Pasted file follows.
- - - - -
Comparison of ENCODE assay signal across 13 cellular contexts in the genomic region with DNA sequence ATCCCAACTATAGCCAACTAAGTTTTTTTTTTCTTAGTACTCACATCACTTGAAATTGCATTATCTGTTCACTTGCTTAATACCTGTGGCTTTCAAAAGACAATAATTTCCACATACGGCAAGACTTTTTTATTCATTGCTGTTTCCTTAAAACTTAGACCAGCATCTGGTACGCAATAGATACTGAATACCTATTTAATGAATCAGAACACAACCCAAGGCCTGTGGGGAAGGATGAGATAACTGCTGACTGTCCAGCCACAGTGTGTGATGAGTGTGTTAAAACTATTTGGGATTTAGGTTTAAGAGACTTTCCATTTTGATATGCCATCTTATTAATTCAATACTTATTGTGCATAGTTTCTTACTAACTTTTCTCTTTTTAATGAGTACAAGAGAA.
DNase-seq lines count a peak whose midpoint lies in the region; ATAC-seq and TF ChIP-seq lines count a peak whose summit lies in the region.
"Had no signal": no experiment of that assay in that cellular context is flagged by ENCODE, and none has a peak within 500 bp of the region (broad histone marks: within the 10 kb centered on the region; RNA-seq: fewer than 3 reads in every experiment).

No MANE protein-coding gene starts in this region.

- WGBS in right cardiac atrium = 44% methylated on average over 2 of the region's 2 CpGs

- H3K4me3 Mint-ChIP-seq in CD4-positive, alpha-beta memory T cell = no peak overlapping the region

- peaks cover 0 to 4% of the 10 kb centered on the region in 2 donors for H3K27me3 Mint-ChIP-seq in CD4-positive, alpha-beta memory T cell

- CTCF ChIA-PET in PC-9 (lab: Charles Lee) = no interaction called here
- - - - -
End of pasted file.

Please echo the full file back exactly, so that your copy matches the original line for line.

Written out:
Comparison of ENCODE assay signal across 13 cellular contexts in the genomic region with DNA sequence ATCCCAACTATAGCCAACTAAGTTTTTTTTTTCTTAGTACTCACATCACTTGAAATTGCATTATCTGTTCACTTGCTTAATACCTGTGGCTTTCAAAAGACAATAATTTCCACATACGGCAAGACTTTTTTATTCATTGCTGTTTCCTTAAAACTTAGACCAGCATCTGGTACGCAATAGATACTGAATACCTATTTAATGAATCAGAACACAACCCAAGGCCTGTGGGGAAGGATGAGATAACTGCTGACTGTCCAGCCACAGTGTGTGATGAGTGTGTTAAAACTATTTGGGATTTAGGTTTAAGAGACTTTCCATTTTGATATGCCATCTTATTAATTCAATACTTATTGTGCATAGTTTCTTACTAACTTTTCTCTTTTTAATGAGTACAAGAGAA.
DNase-seq lines count a peak whose midpoint lies in the region; ATAC-seq and TF ChIP-seq lines count a peak whose summit lies in the region.
"Had no signal": no experiment of that assay in that cellular context is flagged by ENCODE, and none has a peak within 500 bp of the region (broad histone marks: within the 10 kb centered on the region; RNA-seq: fewer than 3 reads in every experiment).

No MANE protein-coding gene starts in this region.

- WGBS in right cardiac atrium = 44% methylated on average over 2 of the region's 2 CpGs

- H3K4me3 Mint-ChIP-seq in CD4-positive, alpha-beta memory T cell = no peak overlapping the region

- peaks cover 0 to 4% of the 10 kb centered on the region in 2 donors for H3K27me3 Mint-ChIP-seq in CD4-positive, alpha-beta memory T cell

- CTCF ChIA-PET in PC-9 (lab: Charles Lee) = no interaction called here